/ Blog Post
Dispatches from Fellows pursuing water affordability and housing policy changes
In honor of Dr. Martin Luther King Jr.’s legacy, we celebrate the work of our Fellows who are bringing us closer to Dr. King’s vision of a “Beloved Community”—a society based on justice and equal opportunity.
“This fight for water has been going on for decades. And it’s a quiet war that has been waged against my community—Black people, poor people. These are my roots, where I come from; these are my people in Flint and Detroit,” said 2022 Equal Justice Works Fellow Norrel Hemphill, who is sponsored by American Tire Distributors. “If I don’t use my talents and abilities to help my people—my community—what will become of us?”
If I don’t use my talents and abilities to help my people—my community—what will become of us?”
Norrel Hemphill /
2022 Equal Justice Works Fellow
At Great Lakes Environmental Law Center, Norrel works alongside grassroots water warriors and lawyers to advocate for low-income residents in Detroit, the state of Michigan, and throughout the Great Lakes region to ensure they have access to clean, safe, and affordable drinking water.
No laws—at the local or state level—currently safeguard the human right to water. A 2021 report published by the University of Michigan found that between 2010 and 2019, an estimated 175,000 households out of the approximately 300,000 housing units in Detroit experienced at least one shutoff. Residents of Detroit are not afforded procedural due process before their water is shut off, and residents will often have their water shut off due to administrative or human errors within the Detroit Water and Sewerage Department (DWSD).
Norrel’s Equal Justice Works Fellowship is focused on working toward water affordability through coalition-building with local nonprofit organizations, attorneys, and residents, as well as improving the Detroit Lifeline Plan, a pilot program launched by DWSD. “When DWSD initially launched the program it lacked procedural transparency, accountability, consumer advocacy protections… and it still focuses on water rationing rather than setting an affordable and sustainable rate based on income,” she explained. “I have worked with a team of attorneys and grassroot activists organized by We the People of Detroit to negotiate and support a more equitable policy. Through this work, we engaged the City of Detroit’s Ombudsman to advocate for residents and provide them with consumer protections, extended the public comment period, and I’ve gone on record at public meetings advocating for a true Water Affordability Plan based on the ability to pay.”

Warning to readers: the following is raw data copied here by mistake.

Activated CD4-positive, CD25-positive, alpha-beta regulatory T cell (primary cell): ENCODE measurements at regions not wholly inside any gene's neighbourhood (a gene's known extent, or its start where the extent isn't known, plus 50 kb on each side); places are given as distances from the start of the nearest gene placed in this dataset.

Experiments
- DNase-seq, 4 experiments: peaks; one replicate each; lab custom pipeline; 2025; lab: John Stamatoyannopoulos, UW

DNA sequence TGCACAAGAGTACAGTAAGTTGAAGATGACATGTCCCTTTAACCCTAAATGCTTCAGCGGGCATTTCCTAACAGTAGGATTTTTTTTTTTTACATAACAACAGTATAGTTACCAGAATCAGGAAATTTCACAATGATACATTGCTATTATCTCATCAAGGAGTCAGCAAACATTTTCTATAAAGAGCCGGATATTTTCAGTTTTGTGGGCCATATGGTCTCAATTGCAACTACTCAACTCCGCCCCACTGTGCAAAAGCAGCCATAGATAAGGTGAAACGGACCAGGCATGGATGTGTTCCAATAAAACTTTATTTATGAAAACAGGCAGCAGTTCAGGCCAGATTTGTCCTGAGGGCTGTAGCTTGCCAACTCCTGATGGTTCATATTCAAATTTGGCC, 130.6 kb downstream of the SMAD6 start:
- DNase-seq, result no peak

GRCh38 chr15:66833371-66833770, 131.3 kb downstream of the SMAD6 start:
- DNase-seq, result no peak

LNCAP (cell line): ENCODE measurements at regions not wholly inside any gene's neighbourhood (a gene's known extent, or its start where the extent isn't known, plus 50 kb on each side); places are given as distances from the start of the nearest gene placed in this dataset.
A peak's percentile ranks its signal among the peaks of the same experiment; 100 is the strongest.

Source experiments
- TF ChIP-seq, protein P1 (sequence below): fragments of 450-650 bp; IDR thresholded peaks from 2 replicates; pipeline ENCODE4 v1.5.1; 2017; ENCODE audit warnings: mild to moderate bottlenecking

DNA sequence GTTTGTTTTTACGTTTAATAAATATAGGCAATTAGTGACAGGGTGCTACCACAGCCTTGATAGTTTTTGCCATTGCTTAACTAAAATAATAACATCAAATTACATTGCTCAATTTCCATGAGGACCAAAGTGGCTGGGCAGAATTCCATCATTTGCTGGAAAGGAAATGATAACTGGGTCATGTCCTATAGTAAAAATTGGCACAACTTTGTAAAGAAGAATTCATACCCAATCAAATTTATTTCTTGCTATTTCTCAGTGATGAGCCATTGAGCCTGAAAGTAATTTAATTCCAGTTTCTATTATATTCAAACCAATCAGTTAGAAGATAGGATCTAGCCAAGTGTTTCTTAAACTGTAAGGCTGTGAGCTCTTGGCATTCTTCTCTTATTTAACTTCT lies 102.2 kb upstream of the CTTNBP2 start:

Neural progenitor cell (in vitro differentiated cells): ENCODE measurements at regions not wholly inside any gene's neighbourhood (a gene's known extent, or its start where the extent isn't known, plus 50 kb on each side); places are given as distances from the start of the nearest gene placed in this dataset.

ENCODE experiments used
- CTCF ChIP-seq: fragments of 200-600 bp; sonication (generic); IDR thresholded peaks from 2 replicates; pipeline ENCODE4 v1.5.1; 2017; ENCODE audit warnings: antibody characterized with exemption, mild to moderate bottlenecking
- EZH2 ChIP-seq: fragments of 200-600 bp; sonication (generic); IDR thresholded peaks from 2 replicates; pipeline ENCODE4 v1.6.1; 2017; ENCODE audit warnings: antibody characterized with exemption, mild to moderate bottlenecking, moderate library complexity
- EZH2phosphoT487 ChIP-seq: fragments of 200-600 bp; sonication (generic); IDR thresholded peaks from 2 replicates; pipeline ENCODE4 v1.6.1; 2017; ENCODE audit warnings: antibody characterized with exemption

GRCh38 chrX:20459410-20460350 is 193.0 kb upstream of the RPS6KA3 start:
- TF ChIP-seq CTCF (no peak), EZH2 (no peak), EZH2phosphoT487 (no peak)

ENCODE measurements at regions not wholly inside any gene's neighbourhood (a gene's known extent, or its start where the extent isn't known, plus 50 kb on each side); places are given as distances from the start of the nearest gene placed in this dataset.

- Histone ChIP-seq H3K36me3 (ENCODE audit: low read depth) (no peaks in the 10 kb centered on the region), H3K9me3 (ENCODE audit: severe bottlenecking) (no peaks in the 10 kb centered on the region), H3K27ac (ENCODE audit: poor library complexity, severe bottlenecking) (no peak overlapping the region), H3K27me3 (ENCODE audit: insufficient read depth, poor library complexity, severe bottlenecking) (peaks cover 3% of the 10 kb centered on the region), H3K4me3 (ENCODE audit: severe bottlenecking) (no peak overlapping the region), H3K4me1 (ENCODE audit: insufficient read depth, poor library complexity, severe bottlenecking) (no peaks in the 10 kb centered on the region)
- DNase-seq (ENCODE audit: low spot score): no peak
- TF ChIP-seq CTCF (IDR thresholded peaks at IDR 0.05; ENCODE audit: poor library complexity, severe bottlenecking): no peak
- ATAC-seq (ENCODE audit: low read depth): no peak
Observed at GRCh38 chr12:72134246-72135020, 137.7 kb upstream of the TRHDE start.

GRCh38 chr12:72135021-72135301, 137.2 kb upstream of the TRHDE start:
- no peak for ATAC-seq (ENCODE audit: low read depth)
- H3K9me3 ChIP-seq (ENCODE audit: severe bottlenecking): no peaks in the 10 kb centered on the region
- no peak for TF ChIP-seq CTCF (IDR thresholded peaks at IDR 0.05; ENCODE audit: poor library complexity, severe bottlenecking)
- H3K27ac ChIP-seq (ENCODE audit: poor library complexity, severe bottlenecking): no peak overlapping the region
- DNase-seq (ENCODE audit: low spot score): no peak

With the inflation-adjusted average cost of water across Michigan increasing 188% since 1980, Norrel also collaborates with organizations in the state to provide suggestions on how the Department of Environment, Great Lakes, and Energy can disperse money from the clean water state revolving fund and drinking water state revolving fund.
“It’s not easy—community lawyering, fighting for human rights, fighting for the right to be human and to be able to live,” said Norrel. “There are long nights and a lot of behind-the-scenes coordination. I also provided recommendations for a permanent solution to water affordability working with international water lawyers at the Center for Water Security and Cooperation on their national Community Taskforce.”
“I’m blessed to have been granted the opportunity to use my talents and abilities to serve my community. As Dr. Martin Luther King, Jr. said, ‘Now is the time for justice to roll down like water and righteousness like a mighty stream. Now is the time.’”
At Tenants and Workers United (TWU), 2022 Equal Justice Works Fellow Marianela Funes from the Housing Justice Program engages in community outreach, relationship building, and organizing to advance housing policy changes in Fairfax County, Virginia.
“It is unacceptable that in a jurisdiction as wealthy as Fairfax County, we have kids that go to bed hungry, parents that cannot sleep because of the high cost of rent, landlords that take advantage of tenants, and communities that cannot afford legal services,” explained Marianela, on why her work is important.
In 2021, TWU and the Northern Virginia Affordable Housing Alliance conducted the first ever survey of a mobile home community in Northern Virginia and found that more than 70% of surveyed residents reported an inability to pay for other necessities due to housing costs. This included being unable to pay their phone bills (66%), for medicine (65%), and for doctor’s appointments (65%). “These residents have to decide whether to use their money for these basic and essential needs, or pay the rent,” Marianela stated.
Residents have to decide whether to use their money for basic and essential needs or pay the rent.
Marianela Funes /
2022 Equal Justice Works Fellow
As an Equal Justice Works Fellow, Marianela organizes mobile home communities along the Route One corridor, aiming to prevent displacement of these communities and ensure that local governments help protect these communities by supporting opportunities for residents to purchase and own land. “There are solutions to these problems. We just have to keep pushing our leaders to take action,” she declared.
The Housing Justice Program includes Fellows hosted across Maryland, South Carolina, and Virginia. The Housing Justice Program is made possible thanks to the generosity of The JPB Foundation, JPMorgan Chase & Co., Abell Foundation, Maryland Legal Services Corporation, and Sisters of Charity Foundation of South Carolina.
We are proud of all our Fellows for bringing lasting change to our communities. Learn more about their commitment to service here.